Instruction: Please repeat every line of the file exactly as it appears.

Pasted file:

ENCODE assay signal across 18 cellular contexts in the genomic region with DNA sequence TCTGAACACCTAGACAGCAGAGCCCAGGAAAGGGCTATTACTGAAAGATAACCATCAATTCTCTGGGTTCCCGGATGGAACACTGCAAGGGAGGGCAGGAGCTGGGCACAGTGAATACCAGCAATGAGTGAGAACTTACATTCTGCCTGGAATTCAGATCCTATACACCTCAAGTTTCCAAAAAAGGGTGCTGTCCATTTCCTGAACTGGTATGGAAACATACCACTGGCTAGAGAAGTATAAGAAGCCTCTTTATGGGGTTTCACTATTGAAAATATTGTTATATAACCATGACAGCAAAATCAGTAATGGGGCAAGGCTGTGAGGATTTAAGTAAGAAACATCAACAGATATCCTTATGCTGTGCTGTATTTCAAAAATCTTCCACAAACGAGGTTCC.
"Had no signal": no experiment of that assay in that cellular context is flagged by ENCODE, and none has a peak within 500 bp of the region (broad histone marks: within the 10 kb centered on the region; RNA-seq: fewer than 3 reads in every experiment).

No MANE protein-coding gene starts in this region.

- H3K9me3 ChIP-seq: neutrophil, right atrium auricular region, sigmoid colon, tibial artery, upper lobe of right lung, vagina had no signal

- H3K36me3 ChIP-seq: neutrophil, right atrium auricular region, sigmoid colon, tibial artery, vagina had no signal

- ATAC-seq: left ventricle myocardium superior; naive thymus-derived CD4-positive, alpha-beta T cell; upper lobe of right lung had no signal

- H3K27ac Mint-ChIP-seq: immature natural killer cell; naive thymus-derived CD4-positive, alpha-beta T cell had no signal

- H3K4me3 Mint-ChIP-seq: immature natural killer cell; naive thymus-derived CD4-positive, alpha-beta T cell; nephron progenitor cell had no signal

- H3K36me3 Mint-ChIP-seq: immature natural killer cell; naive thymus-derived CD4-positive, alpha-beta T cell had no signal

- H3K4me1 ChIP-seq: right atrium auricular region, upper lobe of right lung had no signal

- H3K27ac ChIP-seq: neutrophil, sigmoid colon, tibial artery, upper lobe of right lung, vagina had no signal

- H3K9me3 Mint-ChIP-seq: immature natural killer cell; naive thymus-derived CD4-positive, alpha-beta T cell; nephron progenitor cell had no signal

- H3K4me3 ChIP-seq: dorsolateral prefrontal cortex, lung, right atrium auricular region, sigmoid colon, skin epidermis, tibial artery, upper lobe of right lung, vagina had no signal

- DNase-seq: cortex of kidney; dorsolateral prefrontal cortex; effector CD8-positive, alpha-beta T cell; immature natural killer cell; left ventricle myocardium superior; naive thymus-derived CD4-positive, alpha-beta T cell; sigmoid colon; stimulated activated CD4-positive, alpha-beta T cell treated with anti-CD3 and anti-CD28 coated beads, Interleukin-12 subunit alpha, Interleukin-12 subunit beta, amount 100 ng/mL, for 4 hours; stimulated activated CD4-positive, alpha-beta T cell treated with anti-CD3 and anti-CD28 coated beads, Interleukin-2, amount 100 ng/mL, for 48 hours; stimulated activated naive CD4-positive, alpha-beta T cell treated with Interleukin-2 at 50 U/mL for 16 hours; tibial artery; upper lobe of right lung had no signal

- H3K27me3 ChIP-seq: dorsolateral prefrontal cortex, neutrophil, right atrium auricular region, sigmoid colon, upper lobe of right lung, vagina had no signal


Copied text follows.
ENCODE assay signal across 18 cellular contexts in the genomic region with DNA sequence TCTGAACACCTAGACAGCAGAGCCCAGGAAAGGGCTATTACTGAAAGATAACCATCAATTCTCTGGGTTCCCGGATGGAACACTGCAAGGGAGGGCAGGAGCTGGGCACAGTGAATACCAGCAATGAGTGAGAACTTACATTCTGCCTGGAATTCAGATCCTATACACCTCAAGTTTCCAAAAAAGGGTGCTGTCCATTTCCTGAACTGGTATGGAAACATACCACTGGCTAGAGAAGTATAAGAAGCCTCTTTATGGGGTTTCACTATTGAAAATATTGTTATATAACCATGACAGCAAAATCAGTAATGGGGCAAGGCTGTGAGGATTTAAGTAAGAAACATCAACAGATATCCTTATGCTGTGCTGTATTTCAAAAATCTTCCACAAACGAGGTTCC.
"Had no signal": no experiment of that assay in that cellular context is flagged by ENCODE, and none has a peak within 500 bp of the region (broad histone marks: within the 10 kb centered on the region; RNA-seq: fewer than 3 reads in every experiment).

No MANE protein-coding gene starts in this region.

- H3K9me3 ChIP-seq: neutrophil, right atrium auricular region, sigmoid colon, tibial artery, upper lobe of right lung, vagina had no signal

- H3K36me3 ChIP-seq: neutrophil, right atrium auricular region, sigmoid colon, tibial artery, vagina had no signal

- ATAC-seq: left ventricle myocardium superior; naive thymus-derived CD4-positive, alpha-beta T cell; upper lobe of right lung had no signal

- H3K27ac Mint-ChIP-seq: immature natural killer cell; naive thymus-derived CD4-positive, alpha-beta T cell had no signal

- H3K4me3 Mint-ChIP-seq: immature natural killer cell; naive thymus-derived CD4-positive, alpha-beta T cell; nephron progenitor cell had no signal

- H3K36me3 Mint-ChIP-seq: immature natural killer cell; naive thymus-derived CD4-positive, alpha-beta T cell had no signal

- H3K4me1 ChIP-seq: right atrium auricular region, upper lobe of right lung had no signal

- H3K27ac ChIP-seq: neutrophil, sigmoid colon, tibial artery, upper lobe of right lung, vagina had no signal

- H3K9me3 Mint-ChIP-seq: immature natural killer cell; naive thymus-derived CD4-positive, alpha-beta T cell; nephron progenitor cell had no signal

- H3K4me3 ChIP-seq: dorsolateral prefrontal cortex, lung, right atrium auricular region, sigmoid colon, skin epidermis, tibial artery, upper lobe of right lung, vagina had no signal

- DNase-seq: cortex of kidney; dorsolateral prefrontal cortex; effector CD8-positive, alpha-beta T cell; immature natural killer cell; left ventricle myocardium superior; naive thymus-derived CD4-positive, alpha-beta T cell; sigmoid colon; stimulated activated CD4-positive, alpha-beta T cell treated with anti-CD3 and anti-CD28 coated beads, Interleukin-12 subunit alpha, Interleukin-12 subunit beta, amount 100 ng/mL, for 4 hours; stimulated activated CD4-positive, alpha-beta T cell treated with anti-CD3 and anti-CD28 coated beads, Interleukin-2, amount 100 ng/mL, for 48 hours; stimulated activated naive CD4-positive, alpha-beta T cell treated with Interleukin-2 at 50 U/mL for 16 hours; tibial artery; upper lobe of right lung had no signal

- H3K27me3 ChIP-seq: dorsolateral prefrontal cortex, neutrophil, right atrium auricular region, sigmoid colon, upper lobe of right lung, vagina had no signal